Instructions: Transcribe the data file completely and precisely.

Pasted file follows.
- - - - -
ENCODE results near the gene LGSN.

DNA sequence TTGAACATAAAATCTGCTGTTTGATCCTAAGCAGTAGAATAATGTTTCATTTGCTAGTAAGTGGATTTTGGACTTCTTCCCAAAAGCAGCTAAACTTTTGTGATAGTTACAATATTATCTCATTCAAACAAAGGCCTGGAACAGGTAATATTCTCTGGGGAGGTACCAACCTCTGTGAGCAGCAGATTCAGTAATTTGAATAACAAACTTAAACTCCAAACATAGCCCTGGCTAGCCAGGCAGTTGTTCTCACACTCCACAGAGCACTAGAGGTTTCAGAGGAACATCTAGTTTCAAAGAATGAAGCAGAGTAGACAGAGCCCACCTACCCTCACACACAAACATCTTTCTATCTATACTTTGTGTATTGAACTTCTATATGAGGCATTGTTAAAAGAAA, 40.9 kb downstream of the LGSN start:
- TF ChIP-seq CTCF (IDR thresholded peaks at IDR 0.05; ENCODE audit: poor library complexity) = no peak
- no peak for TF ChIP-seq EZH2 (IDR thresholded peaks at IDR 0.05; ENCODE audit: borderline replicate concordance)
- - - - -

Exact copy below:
ENCODE results near the gene LGSN.

DNA sequence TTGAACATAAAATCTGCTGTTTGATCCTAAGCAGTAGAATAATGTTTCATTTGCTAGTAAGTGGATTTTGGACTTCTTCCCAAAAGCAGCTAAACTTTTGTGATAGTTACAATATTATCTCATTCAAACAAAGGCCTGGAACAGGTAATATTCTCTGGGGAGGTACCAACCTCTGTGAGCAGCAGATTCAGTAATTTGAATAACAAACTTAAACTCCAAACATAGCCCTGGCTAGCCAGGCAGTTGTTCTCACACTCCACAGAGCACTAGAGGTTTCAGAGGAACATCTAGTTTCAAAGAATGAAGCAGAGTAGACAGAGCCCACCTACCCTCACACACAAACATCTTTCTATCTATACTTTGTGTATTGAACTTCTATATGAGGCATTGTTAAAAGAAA, 40.9 kb downstream of the LGSN start:
- TF ChIP-seq CTCF (IDR thresholded peaks at IDR 0.05; ENCODE audit: poor library complexity) = no peak
- no peak for TF ChIP-seq EZH2 (IDR thresholded peaks at IDR 0.05; ENCODE audit: borderline replicate concordance)